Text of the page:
# Mathematics project

Solve all of the problems below, and provide full justification and explanations for every answer.
Your project must be typed, and should not be longer than two or three pages. You may not
work on these problems with other students or use any outside resource, but you are
welcome to ask questions and discuss them with me either during class or in office hours. The point
of this assignment is to practice your technical writing skills – you should convince me that your
solution to each problem is correct!
Problem 1. Exampletown is a city made up of two kinds of people – nurts and blargs. Nurts
always tell the truth, and blargs always lie. Every person is either a nurt or a blarg.
(a) There are two people, A and B. A says “At least one of us is a blarg.” Determine if each of A
and B is a nurt or a blarg.
(b) C says “Either I am a nurt or D is a blarg.” Determine if each of C and D is a nurt or a blarg.
(c) E says “I am a blarg, but F isn’t.” Determine if each of E and F is a nurt or a blarg.
(d) There are three people, G, H, and J. G says “All of us are blargs”, H says “Exactly one of us
is a nurt.” What are G, H, and J?
Problem 2. In Frienemytown, every pair of people is either friends with each other, or enemies
with each other (there is no in between option). Prove that if there are at least six people at a party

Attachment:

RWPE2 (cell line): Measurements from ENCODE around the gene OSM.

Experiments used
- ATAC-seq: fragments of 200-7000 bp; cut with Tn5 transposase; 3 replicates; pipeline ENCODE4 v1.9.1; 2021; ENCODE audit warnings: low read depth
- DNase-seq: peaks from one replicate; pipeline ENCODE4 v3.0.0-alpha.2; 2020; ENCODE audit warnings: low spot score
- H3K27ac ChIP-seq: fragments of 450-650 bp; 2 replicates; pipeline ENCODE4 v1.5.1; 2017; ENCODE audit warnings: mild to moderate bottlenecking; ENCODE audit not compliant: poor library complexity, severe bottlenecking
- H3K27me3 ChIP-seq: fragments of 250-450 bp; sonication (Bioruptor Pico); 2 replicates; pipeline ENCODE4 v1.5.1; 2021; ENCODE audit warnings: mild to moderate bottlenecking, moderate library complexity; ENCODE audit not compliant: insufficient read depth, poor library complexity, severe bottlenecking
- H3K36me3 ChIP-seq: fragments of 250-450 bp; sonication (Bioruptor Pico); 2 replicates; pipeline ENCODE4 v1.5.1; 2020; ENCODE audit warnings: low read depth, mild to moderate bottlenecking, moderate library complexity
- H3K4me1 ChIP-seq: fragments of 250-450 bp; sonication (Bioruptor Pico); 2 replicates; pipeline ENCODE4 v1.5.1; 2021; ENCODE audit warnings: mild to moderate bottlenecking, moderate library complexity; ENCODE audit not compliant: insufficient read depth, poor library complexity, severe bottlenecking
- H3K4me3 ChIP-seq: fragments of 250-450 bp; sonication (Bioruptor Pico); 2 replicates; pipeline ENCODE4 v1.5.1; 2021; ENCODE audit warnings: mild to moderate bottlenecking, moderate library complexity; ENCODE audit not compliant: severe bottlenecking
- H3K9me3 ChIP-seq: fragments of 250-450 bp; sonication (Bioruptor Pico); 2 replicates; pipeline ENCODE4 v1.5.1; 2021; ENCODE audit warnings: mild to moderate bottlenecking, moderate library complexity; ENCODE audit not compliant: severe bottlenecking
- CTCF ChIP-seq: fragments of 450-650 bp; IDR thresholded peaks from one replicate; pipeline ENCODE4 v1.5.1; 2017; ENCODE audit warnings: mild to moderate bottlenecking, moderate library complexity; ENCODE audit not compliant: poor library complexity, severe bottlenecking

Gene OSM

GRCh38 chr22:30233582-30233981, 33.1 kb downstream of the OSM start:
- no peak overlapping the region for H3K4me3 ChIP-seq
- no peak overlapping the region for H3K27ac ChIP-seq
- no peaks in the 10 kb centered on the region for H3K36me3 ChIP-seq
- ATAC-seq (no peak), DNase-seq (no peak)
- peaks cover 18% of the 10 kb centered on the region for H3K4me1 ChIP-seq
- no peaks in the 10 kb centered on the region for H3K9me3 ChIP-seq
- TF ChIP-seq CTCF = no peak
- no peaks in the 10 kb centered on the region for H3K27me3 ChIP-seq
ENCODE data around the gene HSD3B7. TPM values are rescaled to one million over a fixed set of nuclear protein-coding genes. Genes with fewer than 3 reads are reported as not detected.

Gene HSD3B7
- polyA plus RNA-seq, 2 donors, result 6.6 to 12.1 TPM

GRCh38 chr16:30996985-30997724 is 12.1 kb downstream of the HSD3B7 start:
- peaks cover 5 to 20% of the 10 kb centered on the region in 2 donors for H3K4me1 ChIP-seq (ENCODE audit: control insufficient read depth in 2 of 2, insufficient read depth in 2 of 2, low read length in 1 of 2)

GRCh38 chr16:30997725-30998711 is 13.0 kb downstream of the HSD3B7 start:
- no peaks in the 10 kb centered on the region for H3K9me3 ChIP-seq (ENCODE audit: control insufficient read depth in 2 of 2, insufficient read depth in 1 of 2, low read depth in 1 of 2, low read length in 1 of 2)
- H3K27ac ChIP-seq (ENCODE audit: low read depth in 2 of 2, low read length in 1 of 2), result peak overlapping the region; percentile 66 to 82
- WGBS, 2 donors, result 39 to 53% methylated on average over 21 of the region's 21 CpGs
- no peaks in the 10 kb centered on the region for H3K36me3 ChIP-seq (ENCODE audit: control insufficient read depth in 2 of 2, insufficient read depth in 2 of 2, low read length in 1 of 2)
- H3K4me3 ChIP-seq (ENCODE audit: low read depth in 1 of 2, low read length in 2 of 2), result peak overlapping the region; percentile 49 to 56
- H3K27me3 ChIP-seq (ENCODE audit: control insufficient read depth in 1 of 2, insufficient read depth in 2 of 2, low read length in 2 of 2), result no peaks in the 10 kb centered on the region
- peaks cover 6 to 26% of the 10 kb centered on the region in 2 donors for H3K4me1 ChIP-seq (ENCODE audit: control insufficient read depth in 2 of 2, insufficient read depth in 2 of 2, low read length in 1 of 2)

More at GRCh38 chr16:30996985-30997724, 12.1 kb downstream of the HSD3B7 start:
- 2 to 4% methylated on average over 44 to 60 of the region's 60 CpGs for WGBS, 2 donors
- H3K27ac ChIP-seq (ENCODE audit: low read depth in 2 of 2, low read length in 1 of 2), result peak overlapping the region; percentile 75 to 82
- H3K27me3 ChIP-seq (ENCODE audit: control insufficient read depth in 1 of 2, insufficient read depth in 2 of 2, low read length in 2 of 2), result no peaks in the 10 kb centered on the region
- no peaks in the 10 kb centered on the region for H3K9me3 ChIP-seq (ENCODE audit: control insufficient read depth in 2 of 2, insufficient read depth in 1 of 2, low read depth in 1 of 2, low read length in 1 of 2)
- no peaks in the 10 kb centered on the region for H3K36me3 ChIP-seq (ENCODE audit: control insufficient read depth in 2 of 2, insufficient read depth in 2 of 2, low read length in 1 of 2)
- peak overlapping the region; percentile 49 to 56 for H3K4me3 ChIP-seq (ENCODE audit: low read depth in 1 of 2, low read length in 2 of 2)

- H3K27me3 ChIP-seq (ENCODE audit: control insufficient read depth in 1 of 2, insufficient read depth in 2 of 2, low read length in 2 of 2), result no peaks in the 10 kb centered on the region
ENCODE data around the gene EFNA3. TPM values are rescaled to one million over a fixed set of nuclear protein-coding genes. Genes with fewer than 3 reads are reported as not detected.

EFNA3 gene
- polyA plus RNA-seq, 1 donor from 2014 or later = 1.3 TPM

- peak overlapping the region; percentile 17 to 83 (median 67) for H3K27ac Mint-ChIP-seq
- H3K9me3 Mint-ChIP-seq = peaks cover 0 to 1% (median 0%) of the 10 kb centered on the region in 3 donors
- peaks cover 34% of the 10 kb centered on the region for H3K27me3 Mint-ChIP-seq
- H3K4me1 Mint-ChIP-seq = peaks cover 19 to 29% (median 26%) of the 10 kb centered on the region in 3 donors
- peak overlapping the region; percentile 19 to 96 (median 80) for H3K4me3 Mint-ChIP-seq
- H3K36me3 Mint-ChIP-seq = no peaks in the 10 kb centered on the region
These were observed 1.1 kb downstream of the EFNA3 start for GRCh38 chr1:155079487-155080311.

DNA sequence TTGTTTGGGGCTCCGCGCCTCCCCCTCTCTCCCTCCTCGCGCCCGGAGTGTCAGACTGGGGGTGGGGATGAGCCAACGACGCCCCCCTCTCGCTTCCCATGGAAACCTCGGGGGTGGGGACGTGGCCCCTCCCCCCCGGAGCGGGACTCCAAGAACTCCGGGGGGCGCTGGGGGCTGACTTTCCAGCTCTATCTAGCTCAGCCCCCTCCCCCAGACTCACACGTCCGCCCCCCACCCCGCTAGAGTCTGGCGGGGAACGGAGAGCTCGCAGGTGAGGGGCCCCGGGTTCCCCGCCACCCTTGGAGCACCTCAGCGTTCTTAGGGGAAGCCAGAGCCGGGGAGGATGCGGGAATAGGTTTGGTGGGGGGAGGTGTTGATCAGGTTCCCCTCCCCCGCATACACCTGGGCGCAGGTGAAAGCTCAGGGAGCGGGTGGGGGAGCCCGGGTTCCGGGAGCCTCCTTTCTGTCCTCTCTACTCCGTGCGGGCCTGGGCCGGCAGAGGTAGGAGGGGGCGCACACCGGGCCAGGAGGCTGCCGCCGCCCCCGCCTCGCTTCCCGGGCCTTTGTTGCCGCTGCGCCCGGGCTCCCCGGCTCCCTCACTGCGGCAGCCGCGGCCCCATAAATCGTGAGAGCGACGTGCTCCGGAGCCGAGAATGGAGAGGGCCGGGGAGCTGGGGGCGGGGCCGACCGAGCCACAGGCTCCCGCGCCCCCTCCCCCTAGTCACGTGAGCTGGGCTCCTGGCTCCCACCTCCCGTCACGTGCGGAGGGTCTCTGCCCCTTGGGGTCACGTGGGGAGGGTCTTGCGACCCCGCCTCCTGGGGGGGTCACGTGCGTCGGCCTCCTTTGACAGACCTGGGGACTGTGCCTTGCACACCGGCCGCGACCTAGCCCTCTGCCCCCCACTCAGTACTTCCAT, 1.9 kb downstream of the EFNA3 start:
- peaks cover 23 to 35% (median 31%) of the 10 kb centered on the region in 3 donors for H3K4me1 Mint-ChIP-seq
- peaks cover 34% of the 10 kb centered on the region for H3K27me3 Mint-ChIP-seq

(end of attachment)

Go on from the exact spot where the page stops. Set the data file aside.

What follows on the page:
in Frienemytown, there is either a group of three pairwise friends OR of three pairwise enemies.
(A group of people are pairwise friends if each pair of people in the group are friends; a group of
people are pairwise enemies if each pair of people in the group are enemies. So George, Paul, and
John and pairwise friends if George and Paul are friends, Paul and George are friends, and John
and Paul are friends. However – if Paul is enemies with Ringo, then George, Paul, and Ringo are
neither pairwise friends nor pairwise enemies.)
Problem 3. Answer each of tthe following.
(a) Show that (∀ (x ∈ A) P (x)) ∨ (∀ (x ∈ A) Q (x)) is not equivalent to ∀(x ∈ A)(P(x) ∨ Q(x)).
On the other hand, show that ∀(x ∈ A)P(x) ∨ ∀(x ∈ A)Q(x) is logically equivalent to
∀(x ∈ A)∀(y ∈ A)(P(x) ∨ Q(y)). (Throughout, A can be any set)
(b) Show that (∀ (x ∈ A) P (x)) ∨ (∀ (x ∈ A) Q (x)) implies ∀(x ∈ A)∃(y ∈ A)(P(x) ∨ Q(y)). (Here,
you may assume that A is non-empty.)